Robert “Kool” Bell of Kool & the Gang could have used any of the indelible slogans he helped create: “Go ahead”, “Oh, what a night”, “Celebrate the good times, come on! – to greet his enthusiastic audience on Saturday night at the Hollywood Bowl.

Instead, the founding member of this longtime soul-funk band searched for a new one that proved to be just as effective.

“Hey, hey, hey, COVID is going away,” he said to an approving roar of about 17,000 people in front of him, “because we want to to play. “

That’s exactly what Bell and his band mates did over the holiday weekend as the first act to entertain a crowd at full capacity in LA’s most iconic venue, which like virtually everyone else. representative spaces of the country, the pandemic died out in early 2020. (Until last year, the Bowl hadn’t canceled an entire season in its nearly century-long history.)

In front of a full house, the shell of the Bowl lights up at dusk.

Saturday’s Bowl concert drew a sold-out crowd.

(Myung J. Chun / Los Angeles Times)

The historic hillside amphitheater began a slow comeback in May with a series of free concerts for a small guest audience of essential workers. But with most of California’s COVID restrictions now lifted, Saturday’s show – the first of two “July 4th Fireworks” shows featuring Kool & the Gang and the Hollywood Bowl Orchestra – finally brought the masses back. mostly maskless in the beloved summer spot nestled in the Col de Cahuenga.

“Alleluia!” spectator Chandra Talley said as she enjoyed the evening with a large group including her daughter and grandchildren. “It’s wonderful to be back. I’m a city girl from LA, and it’s all LA here.

Fullerton’s Thourayah Maroun, who was sitting in a dressing room near the stage with her boyfriend, James Young, went further. “It’s like we’re alive again,” she said. “Being around music again sets our hearts on fire. “

The evening opened with a rousing performance of patriotic material – including “America the Beautiful” and “Be Glad Then, America” ​​by William Schuman – by the Bowl Orchestra, whose conductor, Thomas Wilkins, had his own delight in the crowd of a salute at the ready.

“I have two words to say to you: welcome home,” he said as the sun began to set behind the hills.

Wilkins dedicated a rendition of John Williams’ “Summon the Heroes” to healthcare workers who, like veterans, “also made our freedom possible,” as he put it. The recognition seemed to touch Noralisa Villareal of Venice, a family doctor, who listened as she tearfully hugged her friend Amber Carson.

“It’s just such an outing after a tough year,” Villareal said during intermission. She and her husband attended one of the Bowl’s limited capacity concerts, “and it was very enjoyable,” she said. “But I realized that this place is about people. Seeing everyone again makes it real.

In the audience, two women kiss.

Noralisa Villarreal, right, and her friend Amber Carson at the Hollywood Bowl on Saturday.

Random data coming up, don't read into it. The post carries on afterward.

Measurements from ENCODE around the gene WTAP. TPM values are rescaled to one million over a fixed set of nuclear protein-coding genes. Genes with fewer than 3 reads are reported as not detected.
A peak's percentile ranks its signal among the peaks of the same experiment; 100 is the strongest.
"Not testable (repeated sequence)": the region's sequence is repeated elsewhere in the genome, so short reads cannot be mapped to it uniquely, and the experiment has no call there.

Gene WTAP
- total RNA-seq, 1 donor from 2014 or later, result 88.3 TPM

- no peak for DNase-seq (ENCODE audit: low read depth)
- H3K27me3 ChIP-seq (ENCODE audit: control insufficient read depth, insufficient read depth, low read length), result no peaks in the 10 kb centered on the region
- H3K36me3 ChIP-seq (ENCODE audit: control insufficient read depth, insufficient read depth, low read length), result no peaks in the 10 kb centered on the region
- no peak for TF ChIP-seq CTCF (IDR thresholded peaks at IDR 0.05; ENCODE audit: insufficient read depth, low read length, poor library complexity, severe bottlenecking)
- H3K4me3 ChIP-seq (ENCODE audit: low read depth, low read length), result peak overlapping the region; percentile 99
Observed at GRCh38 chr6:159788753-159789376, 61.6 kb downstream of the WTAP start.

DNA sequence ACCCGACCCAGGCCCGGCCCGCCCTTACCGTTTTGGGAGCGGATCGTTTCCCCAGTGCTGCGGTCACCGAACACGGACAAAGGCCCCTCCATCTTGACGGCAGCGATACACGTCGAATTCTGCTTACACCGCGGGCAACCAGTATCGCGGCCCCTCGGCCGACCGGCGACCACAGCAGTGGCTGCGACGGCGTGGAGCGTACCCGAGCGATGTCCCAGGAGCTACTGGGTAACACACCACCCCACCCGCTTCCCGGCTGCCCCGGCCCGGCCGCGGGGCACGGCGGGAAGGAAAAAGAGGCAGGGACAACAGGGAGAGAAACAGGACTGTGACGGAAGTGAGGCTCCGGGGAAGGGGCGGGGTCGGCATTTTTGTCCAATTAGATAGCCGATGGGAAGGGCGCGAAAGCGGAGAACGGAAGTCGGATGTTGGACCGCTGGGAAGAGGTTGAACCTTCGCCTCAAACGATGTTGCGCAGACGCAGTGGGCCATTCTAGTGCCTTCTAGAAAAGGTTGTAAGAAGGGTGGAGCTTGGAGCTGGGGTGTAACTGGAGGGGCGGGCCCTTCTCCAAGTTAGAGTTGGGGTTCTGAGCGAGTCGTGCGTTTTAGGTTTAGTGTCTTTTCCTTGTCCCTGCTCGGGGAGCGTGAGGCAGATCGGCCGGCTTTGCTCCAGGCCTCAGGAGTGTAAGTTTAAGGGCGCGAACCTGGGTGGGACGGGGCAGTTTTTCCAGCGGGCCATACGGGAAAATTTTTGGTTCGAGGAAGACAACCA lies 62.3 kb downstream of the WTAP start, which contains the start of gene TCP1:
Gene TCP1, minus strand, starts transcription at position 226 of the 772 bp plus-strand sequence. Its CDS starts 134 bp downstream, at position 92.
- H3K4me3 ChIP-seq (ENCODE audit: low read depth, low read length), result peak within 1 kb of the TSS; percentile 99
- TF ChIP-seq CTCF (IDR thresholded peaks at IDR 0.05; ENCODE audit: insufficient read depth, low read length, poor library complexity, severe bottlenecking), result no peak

(Myung J. Chun / Los Angeles Times)

Indeed, the special circumstances of Saturday’s show meant that the night’s headliners could have possibly received a standing ovation.

Still, Kool & the Gang were sharper than they needed to be as players, almost all dressed in something dazzling, ran through a quick set of exuberant dance floor classics, including “Ladies Night”, “Jungle Boogie”, “Fresh”, “Get Down on It” and “Celebration”, which inevitably closed the show after a festive fireworks display placed on the steps of Sousa.

The band was tight but rowdy, their routines well practiced – including the serenade of a fan named Joanna during “Joanna” – no less satisfying having been performed millions of times. Whether he returned to live music after more than a year of hiatus was not at all obvious.

After the death in September of Bell’s brother, Ronald (who formed the group with Robert in New Jersey in the late 1960s), Kool & the Gang has only a few original members among its dozen or so musicians and dancers. But as with the Isley Brothers and Earth, Wind & Fire, a sort of continuity has always been incorporated into the group’s propulsive groove, which survived the transition from R&B to disco in the late ’70s and has served as its source ever since. fertile for countless hip-hop producers who dig cases.

Just last month, Kool & the Gang’s decades-old “Summer Madness” went viral on TikTok. And here, during “Hollywood Swinging,” the band rounded off their song with a few bars of Mase’s brilliant mid-90s rap hit “Feel So Good,” which samples “Hollywood Swinging” well.

Even the youngest of an audience full of families did not need such a contextual clue to identify the immortal “Celebration”, of course. This one had what sounded like the whole Bowl singing loudly right off the bat.

“It’s time to come together,” the song said – old colloquial words with new, vivid life.





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